Diabetic nephropathy

Diabetic nephropathy
Scarred glomeruli in the kidney of a person with diabetic nephropathy
Classification and external resources
Specialty endocrinology
ICD-10 E10.2, E11.2, E12.2, E13.2, E14.2
ICD-9-CM 250.4
MedlinePlus 000494
MeSH D003928

Diabetic nephropathy (or diabetic kidney disease[1]) is a progressive kidney disease caused by damage to the capillaries in the kidneys' glomeruli.[2] It is characterized by nephrotic syndrome and diffuse scarring of the glomeruli. It is due to longstanding diabetes mellitus, and is a prime reason for dialysis in many developed countries. It is classified as a small blood vessel complication of diabetes.[3]

Signs and symptoms

During its early course, diabetic nephropathy often has no symptoms.[4] Symptoms can take 5 to 10 years to appear after the kidney damage begins.[4] These late symptoms include severe tiredness, headaches, a general feeling of illness, nausea, vomiting, frequent voiding, lack of appetite, itchy skin, and leg swelling.[4]


Illustration depicting diabetic nephropathy

The cause of diabetic nephropathy is not well understood, but it is thought that high blood sugar, advanced glycation end product formation, and cytokines may be involved in the development of diabetic nephropathy.[5]

Kidney damage is likely if one or more of the following is present:[4]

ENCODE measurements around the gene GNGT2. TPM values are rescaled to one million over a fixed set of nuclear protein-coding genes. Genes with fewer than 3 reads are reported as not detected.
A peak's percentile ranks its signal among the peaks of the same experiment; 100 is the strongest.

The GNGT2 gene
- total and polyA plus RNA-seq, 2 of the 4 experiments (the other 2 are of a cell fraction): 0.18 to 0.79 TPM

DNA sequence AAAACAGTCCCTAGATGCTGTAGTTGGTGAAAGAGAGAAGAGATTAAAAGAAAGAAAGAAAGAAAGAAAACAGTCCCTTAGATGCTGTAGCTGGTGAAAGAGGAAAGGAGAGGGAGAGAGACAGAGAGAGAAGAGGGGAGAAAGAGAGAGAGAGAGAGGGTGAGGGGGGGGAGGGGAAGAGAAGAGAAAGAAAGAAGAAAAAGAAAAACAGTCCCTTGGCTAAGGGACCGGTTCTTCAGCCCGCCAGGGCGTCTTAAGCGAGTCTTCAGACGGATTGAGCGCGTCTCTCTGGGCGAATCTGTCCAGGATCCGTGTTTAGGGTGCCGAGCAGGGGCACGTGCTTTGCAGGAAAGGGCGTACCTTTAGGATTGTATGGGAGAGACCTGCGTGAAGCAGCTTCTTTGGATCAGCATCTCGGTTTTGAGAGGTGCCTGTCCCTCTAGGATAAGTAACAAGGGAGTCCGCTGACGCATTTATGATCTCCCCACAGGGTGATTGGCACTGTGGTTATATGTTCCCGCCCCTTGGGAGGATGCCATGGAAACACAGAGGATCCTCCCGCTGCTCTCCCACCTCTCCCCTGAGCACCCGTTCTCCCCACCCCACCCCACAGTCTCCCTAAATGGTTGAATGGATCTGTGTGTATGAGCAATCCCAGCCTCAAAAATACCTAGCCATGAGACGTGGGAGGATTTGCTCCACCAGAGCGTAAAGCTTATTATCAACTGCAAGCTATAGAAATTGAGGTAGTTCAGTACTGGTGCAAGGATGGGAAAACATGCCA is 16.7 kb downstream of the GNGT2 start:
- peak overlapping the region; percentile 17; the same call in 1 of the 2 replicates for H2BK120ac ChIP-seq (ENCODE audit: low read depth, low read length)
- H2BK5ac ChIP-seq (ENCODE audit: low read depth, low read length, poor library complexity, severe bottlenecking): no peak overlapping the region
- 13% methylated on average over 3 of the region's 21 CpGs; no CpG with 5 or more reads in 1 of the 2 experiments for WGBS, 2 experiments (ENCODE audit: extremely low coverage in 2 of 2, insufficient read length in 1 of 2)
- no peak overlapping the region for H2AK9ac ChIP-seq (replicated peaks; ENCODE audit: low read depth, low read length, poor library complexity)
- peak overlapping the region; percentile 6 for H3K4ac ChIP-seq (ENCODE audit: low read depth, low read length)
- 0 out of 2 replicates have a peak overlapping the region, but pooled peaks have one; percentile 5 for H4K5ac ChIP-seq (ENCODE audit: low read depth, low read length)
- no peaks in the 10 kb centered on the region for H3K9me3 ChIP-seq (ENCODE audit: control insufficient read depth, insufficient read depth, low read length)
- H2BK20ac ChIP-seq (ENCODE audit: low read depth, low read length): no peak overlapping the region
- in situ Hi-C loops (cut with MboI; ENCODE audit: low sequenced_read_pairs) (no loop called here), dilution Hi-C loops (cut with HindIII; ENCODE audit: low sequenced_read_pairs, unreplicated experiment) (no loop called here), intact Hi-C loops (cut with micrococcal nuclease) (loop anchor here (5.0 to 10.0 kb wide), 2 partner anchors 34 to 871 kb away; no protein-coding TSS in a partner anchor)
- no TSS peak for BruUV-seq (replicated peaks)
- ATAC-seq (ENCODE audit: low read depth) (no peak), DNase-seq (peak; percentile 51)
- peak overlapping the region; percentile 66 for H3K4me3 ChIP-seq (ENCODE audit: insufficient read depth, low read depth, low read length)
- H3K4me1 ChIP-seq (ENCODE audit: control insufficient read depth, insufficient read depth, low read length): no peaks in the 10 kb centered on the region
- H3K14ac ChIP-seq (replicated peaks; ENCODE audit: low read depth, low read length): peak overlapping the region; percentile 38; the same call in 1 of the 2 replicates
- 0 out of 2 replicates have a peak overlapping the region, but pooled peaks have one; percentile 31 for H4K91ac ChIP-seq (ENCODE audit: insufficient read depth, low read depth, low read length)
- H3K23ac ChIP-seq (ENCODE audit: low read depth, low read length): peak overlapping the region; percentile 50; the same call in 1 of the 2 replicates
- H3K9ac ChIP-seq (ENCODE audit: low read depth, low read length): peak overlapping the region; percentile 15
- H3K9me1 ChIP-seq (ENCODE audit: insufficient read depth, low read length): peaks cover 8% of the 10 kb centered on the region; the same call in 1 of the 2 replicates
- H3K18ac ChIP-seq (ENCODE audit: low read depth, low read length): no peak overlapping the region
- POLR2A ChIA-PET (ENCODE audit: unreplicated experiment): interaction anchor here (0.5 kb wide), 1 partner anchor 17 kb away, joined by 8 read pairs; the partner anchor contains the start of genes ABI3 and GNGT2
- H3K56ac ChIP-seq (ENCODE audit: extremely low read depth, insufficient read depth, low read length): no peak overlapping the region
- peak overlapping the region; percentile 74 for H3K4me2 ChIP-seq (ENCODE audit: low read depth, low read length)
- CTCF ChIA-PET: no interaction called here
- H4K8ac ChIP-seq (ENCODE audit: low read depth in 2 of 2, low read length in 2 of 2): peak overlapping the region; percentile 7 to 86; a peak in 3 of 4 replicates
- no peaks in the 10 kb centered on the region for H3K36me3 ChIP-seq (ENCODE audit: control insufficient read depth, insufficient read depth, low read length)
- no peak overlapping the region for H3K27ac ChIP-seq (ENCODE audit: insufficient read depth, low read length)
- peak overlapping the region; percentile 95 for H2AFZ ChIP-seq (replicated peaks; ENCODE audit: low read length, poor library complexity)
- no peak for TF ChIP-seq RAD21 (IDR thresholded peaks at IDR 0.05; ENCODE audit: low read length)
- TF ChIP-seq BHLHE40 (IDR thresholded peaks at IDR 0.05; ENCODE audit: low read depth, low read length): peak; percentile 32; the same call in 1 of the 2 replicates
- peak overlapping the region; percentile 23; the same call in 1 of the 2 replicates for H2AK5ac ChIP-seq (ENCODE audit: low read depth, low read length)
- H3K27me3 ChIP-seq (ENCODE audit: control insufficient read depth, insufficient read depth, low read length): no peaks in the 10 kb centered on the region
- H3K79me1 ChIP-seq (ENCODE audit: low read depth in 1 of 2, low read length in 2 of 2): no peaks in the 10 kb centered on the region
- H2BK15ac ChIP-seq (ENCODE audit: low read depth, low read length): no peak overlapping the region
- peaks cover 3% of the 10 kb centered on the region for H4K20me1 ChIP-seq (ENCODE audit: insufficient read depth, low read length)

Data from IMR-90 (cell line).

Diabetes causes a number of changes to the body's metabolism and blood circulation, which likely combine to produce excess reactive oxygen species (chemically reactive molecules containing oxygen). These changes damage the kidney's glomeruli (networks of tiny blood vessels), which leads to the hallmark feature of albumin in the urine (called albuminuria).[6] As diabetic nephropathy progresses, a structure in the glomeruli known as the glomerular filtration barrier (GFB) is increasingly damaged.[7] This barrier is composed of three layers including the fenestrated endothelium, the glomerular basement membrane, and the epithelial podocytes.[7] The GFB is responsible for the highly selective filtration of blood entering the kidney's glomeruli and normally only allows the passage of water, small molecules, and very small proteins (albumin does not pass through the intact GFB).[7] Damage to the glomerular basement membrane allows proteins in the blood to leak through, leading to accumulation in Bowman's space as distinct periodic-acid schiff positive nodules called Kimmelstiel–Wilson nodules.


CKD Stage[8] eGFR level (mL/min/1.73 m2)
Stage 1 ≥ 90
Stage 2 60 – 89
Stage 3 30 – 59
Stage 4 15 – 29
Stage 5 < 15

Diagnosis is usually based on the measurement of high levels of albumin in the urine or evidence of reduced kidney function.[9] Albumin measurements are defined as follows:[10]

People with diabetes are recommended to have their albumin levels checked annually, beginning immediately after diagnosis for type 2 diabetics, and five years after diagnosis for type 1 diabetics.[9][11] To test kidney function, the person's estimated glomerular filtration rate (eGFR) is measured from a blood sample. Normal eGFR ranges from 90 to 120 ml/min/1.73 m2.[12]


ACE inhibitor

The goals of treatment are to slow the progression of kidney damage and control related complications. The main treatment, once proteinuria is established, is ACE inhibitor medications, which usually reduce proteinuria levels and slow the progression of diabetic nephropathy.[13] Other issues that are important in the management of this condition include control of high blood pressure and blood sugar levels (see diabetes management), as well as the reduction of dietary salt intake.[14]